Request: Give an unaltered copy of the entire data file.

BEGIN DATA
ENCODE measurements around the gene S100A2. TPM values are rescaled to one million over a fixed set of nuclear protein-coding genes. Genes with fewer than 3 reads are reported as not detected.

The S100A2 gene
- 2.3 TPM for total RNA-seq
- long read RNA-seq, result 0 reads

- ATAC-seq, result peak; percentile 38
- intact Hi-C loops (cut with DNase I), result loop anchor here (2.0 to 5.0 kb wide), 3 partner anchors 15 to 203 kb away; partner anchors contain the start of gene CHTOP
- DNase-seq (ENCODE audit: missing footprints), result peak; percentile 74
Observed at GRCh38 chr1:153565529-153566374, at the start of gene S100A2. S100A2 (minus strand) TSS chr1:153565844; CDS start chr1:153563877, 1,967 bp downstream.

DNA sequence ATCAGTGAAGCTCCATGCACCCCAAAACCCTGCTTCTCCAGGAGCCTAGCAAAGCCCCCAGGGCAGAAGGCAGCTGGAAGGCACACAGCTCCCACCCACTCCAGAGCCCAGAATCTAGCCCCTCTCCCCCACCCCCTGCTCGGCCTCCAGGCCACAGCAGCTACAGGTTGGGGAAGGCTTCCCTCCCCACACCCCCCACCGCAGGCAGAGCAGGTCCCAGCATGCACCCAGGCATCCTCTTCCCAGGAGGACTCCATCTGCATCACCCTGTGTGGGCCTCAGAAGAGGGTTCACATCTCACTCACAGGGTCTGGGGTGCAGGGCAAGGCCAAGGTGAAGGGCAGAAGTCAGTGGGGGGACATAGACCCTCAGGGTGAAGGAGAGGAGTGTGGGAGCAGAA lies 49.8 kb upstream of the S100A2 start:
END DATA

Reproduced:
ENCODE measurements around the gene S100A2. TPM values are rescaled to one million over a fixed set of nuclear protein-coding genes. Genes with fewer than 3 reads are reported as not detected.

The S100A2 gene
- 2.3 TPM for total RNA-seq
- long read RNA-seq, result 0 reads

- ATAC-seq, result peak; percentile 38
- intact Hi-C loops (cut with DNase I), result loop anchor here (2.0 to 5.0 kb wide), 3 partner anchors 15 to 203 kb away; partner anchors contain the start of gene CHTOP
- DNase-seq (ENCODE audit: missing footprints), result peak; percentile 74
Observed at GRCh38 chr1:153565529-153566374, at the start of gene S100A2. S100A2 (minus strand) TSS chr1:153565844; CDS start chr1:153563877, 1,967 bp downstream.

DNA sequence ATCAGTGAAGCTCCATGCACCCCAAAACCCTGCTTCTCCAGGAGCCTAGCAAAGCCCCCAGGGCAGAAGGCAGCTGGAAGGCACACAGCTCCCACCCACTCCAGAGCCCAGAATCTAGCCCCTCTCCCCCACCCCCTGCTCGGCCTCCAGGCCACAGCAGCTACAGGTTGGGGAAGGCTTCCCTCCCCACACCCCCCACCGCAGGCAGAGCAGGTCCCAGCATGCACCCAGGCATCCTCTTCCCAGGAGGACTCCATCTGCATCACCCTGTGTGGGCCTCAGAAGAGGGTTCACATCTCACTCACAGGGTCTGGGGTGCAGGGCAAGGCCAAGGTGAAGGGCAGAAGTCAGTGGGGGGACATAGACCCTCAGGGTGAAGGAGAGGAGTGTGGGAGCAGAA lies 49.8 kb upstream of the S100A2 start: